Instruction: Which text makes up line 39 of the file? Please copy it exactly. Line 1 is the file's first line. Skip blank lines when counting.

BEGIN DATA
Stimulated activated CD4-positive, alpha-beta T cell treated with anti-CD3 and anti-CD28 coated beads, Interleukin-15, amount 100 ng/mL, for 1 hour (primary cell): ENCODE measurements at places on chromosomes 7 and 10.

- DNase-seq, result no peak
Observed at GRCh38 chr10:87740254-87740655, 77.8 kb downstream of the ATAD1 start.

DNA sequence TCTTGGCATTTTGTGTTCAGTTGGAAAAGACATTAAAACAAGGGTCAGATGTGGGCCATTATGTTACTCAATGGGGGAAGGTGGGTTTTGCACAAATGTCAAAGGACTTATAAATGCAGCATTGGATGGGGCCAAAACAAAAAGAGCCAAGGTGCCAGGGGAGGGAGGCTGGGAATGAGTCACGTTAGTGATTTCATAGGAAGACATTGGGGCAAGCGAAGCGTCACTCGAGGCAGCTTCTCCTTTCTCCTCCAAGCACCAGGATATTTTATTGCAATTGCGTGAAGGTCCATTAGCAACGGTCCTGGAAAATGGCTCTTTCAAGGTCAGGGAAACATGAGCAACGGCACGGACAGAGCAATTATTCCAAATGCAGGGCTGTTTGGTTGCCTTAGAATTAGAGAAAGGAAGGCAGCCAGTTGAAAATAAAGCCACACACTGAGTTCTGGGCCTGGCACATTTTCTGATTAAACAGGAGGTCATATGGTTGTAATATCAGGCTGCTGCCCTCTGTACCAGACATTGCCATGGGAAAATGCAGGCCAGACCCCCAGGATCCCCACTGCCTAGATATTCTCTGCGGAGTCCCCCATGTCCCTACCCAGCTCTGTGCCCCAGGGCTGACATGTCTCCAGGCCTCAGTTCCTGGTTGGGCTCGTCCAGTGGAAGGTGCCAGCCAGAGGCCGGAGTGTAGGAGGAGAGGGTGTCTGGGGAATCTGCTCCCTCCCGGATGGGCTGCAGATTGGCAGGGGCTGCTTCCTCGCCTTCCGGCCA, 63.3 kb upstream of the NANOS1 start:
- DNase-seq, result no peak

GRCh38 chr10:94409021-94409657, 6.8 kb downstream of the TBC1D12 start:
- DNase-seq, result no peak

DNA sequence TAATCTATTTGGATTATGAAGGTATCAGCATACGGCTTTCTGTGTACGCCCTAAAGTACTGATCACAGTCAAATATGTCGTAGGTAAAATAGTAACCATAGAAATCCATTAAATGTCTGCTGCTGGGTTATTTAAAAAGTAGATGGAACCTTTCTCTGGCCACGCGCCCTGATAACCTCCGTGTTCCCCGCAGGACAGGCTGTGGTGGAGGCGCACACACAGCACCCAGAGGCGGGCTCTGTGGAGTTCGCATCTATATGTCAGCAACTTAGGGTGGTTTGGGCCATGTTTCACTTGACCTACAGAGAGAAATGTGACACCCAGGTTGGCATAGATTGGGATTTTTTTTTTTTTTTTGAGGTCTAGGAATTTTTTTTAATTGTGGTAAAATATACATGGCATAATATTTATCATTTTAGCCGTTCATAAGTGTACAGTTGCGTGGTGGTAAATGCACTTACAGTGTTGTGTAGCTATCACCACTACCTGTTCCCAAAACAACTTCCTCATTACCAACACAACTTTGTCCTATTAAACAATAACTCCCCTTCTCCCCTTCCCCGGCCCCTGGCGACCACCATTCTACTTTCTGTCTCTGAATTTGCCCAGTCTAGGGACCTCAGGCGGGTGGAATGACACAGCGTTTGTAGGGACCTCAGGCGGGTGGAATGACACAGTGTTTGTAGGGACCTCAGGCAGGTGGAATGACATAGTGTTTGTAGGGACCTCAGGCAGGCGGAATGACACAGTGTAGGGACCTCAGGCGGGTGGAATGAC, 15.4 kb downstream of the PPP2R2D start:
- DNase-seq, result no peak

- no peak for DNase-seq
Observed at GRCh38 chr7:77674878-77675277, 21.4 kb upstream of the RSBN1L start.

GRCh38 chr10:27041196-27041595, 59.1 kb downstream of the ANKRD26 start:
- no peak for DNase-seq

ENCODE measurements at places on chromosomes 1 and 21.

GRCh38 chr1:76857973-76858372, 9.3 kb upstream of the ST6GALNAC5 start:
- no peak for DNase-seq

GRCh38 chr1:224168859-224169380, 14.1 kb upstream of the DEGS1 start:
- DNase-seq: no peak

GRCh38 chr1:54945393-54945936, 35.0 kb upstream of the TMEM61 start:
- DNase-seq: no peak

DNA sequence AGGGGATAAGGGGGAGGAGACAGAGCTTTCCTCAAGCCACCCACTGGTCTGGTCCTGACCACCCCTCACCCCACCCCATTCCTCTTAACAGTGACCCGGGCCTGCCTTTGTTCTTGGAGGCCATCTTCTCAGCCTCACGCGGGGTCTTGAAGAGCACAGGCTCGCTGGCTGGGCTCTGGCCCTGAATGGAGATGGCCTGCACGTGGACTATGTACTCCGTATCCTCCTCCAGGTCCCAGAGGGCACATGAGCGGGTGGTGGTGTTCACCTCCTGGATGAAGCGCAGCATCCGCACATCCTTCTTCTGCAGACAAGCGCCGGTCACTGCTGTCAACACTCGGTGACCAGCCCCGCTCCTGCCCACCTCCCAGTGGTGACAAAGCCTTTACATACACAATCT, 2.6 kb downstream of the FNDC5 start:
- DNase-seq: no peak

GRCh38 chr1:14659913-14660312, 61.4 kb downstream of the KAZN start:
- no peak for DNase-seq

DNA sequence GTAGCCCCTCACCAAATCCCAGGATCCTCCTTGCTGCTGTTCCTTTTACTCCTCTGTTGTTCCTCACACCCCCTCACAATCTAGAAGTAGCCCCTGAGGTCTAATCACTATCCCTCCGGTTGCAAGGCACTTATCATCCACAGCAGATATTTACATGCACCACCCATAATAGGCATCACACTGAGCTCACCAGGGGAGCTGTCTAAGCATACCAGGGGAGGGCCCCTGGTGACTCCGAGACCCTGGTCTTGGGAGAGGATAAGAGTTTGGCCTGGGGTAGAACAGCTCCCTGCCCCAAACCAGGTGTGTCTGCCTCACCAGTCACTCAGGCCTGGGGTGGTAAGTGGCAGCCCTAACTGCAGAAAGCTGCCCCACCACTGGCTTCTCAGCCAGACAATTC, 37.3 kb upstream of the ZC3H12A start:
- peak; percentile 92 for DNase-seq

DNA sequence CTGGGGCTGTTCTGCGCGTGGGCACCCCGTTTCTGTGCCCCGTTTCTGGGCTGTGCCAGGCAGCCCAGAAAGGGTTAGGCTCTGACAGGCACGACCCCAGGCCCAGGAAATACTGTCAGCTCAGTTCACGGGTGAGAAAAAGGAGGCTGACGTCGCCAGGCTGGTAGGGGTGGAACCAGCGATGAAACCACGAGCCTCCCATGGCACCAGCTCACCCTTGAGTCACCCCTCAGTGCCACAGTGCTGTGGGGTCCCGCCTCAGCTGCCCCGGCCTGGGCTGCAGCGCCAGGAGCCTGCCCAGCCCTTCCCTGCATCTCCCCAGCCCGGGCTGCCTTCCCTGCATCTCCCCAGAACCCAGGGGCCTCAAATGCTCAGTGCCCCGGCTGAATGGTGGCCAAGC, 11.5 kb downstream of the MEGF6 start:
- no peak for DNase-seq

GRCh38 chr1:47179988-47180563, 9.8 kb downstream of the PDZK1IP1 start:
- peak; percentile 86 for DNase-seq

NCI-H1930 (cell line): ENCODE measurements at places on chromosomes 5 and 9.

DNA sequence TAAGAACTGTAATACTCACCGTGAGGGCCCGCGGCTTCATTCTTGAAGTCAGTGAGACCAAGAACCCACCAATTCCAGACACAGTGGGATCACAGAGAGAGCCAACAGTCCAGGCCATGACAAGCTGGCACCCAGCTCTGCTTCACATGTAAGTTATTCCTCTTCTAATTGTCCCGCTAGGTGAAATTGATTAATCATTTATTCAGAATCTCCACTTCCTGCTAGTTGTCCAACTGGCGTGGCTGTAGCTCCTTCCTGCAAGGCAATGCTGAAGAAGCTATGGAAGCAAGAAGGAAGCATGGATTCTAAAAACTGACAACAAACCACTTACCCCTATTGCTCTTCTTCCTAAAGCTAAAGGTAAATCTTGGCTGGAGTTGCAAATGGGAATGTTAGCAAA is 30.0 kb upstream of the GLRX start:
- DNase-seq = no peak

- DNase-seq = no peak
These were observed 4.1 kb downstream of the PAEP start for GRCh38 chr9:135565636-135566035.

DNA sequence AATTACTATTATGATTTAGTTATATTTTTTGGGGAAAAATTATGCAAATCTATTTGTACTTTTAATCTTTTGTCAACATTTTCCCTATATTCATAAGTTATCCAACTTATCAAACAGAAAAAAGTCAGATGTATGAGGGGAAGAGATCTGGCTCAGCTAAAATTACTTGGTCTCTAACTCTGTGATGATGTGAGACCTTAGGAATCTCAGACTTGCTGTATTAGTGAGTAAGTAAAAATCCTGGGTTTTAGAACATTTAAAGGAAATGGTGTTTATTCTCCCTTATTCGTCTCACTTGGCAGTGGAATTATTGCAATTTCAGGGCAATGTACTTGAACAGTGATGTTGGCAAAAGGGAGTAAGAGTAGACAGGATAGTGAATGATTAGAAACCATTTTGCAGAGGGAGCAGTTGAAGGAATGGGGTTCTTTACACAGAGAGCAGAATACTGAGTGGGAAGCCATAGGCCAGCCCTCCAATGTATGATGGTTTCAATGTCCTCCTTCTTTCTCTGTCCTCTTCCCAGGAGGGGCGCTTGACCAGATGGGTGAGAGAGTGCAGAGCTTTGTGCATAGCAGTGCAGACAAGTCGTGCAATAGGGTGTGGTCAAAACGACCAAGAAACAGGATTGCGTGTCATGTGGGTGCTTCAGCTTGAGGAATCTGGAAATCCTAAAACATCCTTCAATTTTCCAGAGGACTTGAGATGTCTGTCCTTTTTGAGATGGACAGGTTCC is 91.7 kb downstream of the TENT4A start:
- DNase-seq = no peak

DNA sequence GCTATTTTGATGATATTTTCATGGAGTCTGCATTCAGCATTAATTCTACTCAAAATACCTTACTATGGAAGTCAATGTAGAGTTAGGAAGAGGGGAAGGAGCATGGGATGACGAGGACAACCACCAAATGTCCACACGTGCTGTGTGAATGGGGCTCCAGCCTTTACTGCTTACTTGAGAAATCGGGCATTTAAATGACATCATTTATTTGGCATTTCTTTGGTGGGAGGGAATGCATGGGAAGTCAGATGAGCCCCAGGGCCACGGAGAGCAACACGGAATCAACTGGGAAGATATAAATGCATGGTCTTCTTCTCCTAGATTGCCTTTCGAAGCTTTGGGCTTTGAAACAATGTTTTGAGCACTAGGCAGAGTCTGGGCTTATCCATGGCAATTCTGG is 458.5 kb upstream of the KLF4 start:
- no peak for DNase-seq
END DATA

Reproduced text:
- no peak for DNase-seq